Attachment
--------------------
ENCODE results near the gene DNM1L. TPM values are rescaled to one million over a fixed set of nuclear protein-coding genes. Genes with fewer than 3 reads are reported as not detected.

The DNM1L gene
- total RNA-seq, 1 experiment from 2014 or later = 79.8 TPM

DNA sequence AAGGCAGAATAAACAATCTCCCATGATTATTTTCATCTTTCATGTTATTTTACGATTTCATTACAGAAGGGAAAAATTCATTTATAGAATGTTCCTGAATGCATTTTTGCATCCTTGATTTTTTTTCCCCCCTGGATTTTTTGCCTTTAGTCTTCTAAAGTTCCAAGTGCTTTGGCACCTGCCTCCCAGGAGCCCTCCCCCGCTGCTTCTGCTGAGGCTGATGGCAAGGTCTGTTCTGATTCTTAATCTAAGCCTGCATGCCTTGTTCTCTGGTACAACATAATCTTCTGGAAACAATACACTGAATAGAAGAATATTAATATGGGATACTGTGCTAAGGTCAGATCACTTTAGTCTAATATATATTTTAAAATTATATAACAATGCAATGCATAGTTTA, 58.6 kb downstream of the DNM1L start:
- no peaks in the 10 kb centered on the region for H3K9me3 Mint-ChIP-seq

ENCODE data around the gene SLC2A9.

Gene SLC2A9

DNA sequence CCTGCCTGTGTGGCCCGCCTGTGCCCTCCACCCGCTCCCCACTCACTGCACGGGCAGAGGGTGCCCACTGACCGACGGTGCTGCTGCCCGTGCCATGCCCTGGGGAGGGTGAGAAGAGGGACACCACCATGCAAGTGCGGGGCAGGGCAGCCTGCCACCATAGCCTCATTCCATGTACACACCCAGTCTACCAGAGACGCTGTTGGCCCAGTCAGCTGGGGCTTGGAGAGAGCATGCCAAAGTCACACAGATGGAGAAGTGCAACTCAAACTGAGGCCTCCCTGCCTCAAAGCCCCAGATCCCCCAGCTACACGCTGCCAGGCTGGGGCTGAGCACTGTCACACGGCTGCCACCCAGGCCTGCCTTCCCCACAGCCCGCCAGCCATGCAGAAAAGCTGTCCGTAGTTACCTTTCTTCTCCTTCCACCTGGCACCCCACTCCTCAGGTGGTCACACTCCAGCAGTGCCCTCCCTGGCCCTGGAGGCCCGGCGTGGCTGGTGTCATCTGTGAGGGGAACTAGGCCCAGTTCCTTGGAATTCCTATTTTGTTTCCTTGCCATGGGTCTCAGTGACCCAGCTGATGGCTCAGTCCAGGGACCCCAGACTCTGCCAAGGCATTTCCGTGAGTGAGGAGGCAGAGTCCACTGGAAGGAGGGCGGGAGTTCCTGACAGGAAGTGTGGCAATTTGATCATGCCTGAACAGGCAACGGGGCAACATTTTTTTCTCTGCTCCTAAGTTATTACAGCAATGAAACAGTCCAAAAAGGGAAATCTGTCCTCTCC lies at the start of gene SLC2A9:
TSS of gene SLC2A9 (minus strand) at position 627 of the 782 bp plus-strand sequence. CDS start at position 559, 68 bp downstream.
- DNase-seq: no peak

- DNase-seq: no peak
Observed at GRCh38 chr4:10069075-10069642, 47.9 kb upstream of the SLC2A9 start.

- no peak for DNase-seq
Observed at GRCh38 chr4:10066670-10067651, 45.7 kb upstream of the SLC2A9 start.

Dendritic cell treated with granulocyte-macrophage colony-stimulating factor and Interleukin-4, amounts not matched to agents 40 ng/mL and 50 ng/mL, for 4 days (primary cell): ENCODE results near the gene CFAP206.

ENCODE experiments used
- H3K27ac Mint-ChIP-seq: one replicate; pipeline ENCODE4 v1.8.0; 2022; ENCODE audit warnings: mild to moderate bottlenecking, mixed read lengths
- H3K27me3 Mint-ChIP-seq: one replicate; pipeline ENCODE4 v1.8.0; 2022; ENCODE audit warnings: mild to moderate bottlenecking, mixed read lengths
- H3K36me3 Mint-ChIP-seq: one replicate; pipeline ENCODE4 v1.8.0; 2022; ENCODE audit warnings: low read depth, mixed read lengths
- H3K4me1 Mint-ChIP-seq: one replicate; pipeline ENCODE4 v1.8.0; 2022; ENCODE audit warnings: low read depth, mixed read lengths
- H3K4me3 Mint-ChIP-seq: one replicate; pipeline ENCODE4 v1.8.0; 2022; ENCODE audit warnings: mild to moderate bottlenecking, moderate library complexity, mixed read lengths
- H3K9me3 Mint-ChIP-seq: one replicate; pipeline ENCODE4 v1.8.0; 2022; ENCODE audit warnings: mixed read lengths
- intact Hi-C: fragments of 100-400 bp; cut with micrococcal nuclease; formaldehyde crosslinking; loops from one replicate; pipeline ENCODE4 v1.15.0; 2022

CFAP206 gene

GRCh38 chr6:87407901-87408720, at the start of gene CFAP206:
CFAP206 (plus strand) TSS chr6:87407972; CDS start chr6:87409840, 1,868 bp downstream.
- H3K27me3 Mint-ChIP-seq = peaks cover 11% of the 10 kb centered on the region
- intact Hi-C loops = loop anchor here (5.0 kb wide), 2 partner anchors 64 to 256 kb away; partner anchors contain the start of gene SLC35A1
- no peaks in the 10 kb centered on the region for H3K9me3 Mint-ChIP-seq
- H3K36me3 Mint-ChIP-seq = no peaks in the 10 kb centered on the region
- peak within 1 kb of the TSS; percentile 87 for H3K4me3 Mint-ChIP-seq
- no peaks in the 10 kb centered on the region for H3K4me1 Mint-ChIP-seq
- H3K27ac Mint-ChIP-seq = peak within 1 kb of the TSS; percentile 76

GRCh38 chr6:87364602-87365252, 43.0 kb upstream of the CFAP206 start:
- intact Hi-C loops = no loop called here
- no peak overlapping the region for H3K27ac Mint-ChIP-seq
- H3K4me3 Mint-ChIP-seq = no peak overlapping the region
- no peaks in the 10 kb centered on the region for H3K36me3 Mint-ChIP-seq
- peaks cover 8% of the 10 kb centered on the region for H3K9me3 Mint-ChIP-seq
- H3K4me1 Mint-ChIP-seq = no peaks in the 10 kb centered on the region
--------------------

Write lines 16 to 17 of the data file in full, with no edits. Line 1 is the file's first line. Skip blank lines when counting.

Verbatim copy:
ENCODE experiments used
- H3K27ac Mint-ChIP-seq: one replicate; pipeline ENCODE4 v1.8.0; 2022; ENCODE audit warnings: mild to moderate bottlenecking, mixed read lengths